Sunday, February 16, 2014

Labor Day

No, I'm not losing my mind, I know it's February.  I took a break from some of the heavier reading on my plate and picked up Labor Day, by Joyce Maynard.  You may have seen the million commercials for the movie that's based on the book.

This is a really quick read.  Most of the "real time" in the book covers six days around Labor Day, sometime in the 1980s.  There's also plenty of flashbacks and at the end, flashes forward. Since I've seen so many of the movie commercials, in my head, I could only picture Kate Winslet as Adele.  Which is fine, she seems like a good fit.    


A few observations - the story seems to focus on sex and body parts an awful lot.  Then I realized, yes, the narrator is 13-year old Henry. Duh.  I've never been a 13-year old boy, but as far as I can tell, Maynard does a pretty good job speaking in one's voice. The mother-son relationship is realistic, too.  I imagine I would feel responsible for her happiness, too.  

SPOILER ALERT:  I figured the story would end in a bloodbath of some sort or another.  I was pretty sure Frank would die tragically, or that even worse, Adele would.  Or, that Henry would more directly sell Frank out.  That Maynard didn't take those routes, I think those are good things.  The ending is as happy as it could realistically be.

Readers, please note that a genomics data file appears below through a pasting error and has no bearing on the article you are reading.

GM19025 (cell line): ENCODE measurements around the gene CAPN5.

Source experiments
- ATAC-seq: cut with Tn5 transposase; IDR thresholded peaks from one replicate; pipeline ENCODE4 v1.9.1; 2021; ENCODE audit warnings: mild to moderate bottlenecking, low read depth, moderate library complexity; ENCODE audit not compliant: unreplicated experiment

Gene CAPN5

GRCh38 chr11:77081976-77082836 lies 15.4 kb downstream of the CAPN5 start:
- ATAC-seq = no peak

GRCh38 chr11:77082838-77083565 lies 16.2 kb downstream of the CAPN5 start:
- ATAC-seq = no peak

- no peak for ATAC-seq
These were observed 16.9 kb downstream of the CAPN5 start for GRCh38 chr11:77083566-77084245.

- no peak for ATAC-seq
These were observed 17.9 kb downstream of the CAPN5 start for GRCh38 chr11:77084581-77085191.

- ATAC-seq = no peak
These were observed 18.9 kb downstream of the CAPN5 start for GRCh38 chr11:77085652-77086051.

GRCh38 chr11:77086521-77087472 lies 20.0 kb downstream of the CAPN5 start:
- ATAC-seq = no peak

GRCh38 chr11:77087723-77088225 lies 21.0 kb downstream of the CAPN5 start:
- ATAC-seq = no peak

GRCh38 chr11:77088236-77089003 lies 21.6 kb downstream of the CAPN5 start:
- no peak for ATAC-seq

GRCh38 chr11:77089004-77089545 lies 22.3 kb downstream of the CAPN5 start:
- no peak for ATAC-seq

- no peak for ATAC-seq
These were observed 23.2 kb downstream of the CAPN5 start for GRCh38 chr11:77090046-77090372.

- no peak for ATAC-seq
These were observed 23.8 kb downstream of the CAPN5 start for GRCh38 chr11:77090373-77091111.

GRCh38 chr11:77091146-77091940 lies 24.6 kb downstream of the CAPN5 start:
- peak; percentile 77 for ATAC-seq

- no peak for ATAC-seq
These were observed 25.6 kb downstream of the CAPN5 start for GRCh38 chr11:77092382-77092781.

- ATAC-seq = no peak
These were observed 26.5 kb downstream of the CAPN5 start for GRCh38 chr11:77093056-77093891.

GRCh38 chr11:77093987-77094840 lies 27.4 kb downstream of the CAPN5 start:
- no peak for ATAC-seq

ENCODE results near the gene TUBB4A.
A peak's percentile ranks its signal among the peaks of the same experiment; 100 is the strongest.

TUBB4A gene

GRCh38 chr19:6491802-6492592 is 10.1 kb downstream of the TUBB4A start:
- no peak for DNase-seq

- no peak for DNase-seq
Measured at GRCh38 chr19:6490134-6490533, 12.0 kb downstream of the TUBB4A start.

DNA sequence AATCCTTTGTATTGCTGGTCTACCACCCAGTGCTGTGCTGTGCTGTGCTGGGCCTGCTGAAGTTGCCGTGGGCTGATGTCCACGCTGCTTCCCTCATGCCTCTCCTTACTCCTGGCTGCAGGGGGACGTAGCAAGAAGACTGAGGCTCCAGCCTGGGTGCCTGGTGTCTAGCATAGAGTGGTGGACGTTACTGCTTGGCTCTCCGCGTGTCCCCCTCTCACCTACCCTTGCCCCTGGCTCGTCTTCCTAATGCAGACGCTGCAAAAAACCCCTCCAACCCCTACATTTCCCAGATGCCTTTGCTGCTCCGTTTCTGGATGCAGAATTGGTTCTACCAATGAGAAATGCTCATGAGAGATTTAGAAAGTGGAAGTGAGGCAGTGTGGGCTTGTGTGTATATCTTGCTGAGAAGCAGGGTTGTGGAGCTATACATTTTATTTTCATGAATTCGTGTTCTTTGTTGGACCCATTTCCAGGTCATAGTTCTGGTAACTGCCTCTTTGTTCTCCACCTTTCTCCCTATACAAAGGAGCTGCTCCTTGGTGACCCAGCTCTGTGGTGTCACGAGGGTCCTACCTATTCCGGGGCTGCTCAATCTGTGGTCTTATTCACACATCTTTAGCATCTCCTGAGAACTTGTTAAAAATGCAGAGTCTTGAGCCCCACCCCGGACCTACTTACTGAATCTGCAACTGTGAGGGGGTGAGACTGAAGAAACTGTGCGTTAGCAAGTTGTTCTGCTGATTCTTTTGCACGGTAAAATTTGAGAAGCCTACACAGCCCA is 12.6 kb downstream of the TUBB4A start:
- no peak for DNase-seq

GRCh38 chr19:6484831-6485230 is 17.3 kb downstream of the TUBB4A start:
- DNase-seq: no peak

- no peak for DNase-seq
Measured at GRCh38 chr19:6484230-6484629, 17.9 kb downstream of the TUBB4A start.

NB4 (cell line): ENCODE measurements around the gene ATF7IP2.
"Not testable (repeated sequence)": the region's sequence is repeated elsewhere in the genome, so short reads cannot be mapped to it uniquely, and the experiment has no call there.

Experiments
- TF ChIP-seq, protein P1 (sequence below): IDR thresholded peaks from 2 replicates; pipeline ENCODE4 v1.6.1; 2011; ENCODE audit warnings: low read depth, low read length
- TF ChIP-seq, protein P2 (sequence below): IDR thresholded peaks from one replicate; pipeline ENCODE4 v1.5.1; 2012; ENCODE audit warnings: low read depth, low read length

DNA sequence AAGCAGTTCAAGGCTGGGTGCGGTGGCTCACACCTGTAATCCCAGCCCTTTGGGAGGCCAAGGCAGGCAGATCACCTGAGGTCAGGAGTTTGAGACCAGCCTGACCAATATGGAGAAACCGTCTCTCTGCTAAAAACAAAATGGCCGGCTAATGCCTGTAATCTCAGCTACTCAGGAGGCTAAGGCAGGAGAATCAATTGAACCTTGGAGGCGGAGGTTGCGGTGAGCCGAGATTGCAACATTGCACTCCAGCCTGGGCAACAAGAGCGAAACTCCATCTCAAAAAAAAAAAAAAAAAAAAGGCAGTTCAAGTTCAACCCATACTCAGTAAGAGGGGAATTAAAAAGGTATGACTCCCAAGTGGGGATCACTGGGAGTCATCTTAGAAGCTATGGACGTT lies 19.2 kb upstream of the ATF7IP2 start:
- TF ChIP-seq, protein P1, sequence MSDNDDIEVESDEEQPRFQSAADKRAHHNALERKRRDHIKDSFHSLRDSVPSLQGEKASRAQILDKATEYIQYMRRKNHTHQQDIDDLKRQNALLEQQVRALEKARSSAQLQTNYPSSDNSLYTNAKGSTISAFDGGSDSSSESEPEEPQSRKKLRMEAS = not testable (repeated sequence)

As a child of the 80s, the pop culture references made me smile.  Actors dressed in raisin outfits singing on TV.  Minivans with sliding doors being a new thing.  Very nostalgic.      

Some of the plotting seems a little too pat - the convict charms the one family in town with an emotionally fragile Mom who is home all the time, a Dad that lives elsewhere with his new family, and a house at the very end of a street surrounded by woods and not very visible from the neighbors?  Incredible luck, that.

But Maynard is very good at dialogue.  Not too many words, and distinct style.  You get a real sense of Adele's character from how she speaks.   

  Final call:  

Labor Day is a pretty classic coming-of-age story, and there's definitely a lot worse fiction out there you could be sticking your nose into.  Just don't expect instant gratification for the leads; they wait and wait for their resolution.   


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